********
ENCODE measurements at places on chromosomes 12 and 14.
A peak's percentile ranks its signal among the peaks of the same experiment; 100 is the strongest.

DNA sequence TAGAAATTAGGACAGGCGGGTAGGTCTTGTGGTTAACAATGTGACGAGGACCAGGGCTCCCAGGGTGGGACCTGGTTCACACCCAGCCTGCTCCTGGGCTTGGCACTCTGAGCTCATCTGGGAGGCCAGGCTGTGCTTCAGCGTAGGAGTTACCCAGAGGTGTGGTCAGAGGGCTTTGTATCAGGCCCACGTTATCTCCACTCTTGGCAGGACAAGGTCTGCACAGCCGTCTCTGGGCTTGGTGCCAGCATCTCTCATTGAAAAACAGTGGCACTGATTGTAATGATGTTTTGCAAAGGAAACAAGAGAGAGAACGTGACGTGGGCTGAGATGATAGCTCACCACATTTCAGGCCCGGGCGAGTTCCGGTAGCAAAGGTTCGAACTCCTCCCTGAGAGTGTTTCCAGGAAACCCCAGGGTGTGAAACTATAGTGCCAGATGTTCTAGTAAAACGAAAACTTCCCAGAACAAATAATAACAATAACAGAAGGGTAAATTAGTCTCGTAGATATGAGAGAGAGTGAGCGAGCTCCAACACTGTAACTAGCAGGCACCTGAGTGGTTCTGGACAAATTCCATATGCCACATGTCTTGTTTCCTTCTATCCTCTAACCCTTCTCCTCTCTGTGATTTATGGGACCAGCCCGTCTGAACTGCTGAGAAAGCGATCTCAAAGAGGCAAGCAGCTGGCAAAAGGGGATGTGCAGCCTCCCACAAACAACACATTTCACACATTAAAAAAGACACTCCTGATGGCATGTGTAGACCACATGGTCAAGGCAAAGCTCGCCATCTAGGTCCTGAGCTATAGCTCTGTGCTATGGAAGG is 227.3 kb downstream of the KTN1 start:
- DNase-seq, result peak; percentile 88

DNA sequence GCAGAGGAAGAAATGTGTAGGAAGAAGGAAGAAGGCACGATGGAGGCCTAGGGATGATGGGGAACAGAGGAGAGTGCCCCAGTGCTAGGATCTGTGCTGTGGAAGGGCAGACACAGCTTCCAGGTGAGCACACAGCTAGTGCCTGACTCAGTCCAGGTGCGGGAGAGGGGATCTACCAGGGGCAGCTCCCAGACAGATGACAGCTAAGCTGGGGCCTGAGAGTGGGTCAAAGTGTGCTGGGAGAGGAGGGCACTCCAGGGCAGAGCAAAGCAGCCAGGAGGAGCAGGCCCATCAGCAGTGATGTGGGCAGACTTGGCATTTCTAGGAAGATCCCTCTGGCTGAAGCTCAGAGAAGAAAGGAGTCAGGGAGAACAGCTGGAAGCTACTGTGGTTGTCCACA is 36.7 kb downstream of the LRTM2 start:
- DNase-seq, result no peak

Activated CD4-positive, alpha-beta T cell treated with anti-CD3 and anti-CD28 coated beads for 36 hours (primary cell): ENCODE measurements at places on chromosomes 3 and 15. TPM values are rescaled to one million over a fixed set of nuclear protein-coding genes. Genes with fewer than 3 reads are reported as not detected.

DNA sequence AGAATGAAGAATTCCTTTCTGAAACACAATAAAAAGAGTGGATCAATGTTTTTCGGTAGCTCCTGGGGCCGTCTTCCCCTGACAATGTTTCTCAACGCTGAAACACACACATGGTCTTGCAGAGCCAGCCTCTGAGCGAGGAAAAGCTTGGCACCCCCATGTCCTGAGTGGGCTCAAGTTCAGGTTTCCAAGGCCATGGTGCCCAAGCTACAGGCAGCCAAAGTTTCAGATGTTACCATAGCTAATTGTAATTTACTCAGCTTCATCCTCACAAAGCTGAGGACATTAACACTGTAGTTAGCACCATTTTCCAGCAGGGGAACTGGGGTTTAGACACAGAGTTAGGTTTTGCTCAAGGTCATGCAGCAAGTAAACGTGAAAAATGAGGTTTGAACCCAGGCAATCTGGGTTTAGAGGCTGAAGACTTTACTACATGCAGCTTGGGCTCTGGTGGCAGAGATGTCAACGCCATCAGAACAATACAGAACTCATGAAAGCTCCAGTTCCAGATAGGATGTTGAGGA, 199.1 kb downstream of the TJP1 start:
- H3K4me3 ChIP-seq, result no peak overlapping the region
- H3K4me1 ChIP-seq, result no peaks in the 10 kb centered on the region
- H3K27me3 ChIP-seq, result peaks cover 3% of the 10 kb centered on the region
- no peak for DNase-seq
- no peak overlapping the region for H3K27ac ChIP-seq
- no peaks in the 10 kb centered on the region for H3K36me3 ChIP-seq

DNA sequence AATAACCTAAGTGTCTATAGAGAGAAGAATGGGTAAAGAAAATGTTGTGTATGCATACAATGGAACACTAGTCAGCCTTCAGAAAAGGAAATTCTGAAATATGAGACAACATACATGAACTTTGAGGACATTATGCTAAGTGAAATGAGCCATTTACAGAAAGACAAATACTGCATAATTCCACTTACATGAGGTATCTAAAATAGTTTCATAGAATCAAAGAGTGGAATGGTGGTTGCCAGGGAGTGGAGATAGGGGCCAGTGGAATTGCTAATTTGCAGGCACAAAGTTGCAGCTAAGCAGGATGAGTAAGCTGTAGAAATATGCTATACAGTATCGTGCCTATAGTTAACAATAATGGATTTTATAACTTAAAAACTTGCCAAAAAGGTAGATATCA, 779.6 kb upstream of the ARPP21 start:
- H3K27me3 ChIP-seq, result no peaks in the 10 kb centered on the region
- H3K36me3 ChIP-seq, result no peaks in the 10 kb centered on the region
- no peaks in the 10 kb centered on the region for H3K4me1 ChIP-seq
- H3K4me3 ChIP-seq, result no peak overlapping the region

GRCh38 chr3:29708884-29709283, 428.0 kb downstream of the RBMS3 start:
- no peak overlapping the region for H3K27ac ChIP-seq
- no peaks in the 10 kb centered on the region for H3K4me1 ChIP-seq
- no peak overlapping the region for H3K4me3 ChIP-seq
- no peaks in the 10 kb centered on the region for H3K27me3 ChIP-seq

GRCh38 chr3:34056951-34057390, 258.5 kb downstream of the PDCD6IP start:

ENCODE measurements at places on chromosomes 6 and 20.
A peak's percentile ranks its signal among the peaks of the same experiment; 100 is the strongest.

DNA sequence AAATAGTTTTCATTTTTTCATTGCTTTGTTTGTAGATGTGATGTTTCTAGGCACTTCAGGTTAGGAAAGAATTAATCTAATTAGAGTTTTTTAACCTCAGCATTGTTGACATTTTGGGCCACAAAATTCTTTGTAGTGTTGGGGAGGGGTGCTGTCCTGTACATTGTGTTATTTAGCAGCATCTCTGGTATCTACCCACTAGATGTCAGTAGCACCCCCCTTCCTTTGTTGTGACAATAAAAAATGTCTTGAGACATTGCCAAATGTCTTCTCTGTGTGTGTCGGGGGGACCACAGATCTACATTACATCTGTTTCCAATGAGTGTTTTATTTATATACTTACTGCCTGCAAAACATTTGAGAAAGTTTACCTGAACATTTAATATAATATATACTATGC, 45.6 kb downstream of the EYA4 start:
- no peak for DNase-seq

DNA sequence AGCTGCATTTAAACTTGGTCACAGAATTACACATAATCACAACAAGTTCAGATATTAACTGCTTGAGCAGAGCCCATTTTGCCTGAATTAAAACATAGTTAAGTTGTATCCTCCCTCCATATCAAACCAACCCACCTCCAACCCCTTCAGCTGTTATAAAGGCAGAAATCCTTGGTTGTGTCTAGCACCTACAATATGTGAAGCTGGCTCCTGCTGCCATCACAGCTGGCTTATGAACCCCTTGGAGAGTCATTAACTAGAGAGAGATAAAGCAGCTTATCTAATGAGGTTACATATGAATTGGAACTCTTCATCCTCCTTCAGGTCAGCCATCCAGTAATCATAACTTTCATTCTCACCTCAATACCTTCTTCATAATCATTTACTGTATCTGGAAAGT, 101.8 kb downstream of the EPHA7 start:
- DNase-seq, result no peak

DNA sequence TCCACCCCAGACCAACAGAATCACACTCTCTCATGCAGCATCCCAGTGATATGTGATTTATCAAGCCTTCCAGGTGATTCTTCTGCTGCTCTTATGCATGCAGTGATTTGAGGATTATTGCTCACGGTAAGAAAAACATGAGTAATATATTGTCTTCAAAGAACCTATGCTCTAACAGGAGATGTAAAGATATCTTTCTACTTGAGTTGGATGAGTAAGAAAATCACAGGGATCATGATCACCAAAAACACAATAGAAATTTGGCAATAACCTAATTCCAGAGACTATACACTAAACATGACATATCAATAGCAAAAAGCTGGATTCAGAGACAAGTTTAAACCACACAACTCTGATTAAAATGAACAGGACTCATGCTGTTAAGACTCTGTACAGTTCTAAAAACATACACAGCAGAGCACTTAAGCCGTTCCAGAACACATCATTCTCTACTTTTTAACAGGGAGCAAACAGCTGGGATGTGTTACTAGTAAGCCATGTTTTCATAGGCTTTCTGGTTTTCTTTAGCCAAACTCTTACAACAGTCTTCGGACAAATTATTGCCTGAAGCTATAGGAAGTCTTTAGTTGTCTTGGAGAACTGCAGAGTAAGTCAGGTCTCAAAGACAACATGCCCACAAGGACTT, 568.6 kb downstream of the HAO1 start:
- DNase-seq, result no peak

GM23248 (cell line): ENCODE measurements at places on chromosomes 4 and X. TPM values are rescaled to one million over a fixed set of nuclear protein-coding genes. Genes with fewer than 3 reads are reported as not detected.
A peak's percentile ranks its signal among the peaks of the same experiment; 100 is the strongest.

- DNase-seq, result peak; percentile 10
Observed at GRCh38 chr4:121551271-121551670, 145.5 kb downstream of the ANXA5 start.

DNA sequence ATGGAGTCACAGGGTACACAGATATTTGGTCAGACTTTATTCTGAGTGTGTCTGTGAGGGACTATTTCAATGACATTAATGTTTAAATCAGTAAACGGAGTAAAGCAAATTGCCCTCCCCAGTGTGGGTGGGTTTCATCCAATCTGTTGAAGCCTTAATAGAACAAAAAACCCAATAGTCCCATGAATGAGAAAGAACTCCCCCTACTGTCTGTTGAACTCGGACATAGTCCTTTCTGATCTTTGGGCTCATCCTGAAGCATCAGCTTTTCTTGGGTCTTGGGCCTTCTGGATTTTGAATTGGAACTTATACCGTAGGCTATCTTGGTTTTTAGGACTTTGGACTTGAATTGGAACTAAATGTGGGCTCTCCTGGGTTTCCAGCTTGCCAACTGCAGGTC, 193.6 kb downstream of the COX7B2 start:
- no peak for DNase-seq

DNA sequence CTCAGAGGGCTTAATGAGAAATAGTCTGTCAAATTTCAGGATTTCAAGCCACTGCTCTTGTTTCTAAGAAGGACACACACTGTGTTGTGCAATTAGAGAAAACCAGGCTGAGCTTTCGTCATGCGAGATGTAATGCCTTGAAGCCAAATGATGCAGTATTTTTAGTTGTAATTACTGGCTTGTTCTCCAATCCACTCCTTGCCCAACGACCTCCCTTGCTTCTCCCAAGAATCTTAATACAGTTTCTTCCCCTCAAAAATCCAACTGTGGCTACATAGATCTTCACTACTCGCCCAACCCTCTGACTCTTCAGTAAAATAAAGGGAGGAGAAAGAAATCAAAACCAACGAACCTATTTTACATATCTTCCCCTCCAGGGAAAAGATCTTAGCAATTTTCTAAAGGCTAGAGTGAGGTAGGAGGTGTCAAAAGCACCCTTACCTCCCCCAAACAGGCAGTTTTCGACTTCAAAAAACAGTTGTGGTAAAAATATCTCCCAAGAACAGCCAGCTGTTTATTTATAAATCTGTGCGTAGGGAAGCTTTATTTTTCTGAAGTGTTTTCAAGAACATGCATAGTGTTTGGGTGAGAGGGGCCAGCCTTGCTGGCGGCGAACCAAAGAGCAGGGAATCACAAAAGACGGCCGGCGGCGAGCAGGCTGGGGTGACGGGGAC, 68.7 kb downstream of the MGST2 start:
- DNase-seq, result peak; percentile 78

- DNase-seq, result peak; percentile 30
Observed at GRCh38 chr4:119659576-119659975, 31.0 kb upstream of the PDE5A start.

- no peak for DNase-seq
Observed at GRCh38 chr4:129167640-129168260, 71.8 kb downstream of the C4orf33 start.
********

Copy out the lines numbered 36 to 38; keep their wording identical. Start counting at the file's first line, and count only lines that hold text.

- DNase-seq, result peak; percentile 10
Observed at GRCh38 chr4:121551271-121551670, 145.5 kb downstream of the ANXA5 start.

DNA sequence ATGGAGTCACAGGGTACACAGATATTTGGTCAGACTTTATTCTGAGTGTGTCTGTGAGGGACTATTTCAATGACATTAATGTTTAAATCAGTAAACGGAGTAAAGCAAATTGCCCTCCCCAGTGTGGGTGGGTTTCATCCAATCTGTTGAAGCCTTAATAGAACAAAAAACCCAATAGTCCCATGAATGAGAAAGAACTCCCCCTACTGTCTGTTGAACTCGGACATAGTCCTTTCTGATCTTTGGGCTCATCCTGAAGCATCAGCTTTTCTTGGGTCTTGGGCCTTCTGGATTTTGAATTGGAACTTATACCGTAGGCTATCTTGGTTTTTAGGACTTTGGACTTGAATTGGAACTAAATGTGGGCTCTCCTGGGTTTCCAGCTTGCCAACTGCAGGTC, 193.6 kb downstream of the COX7B2 start: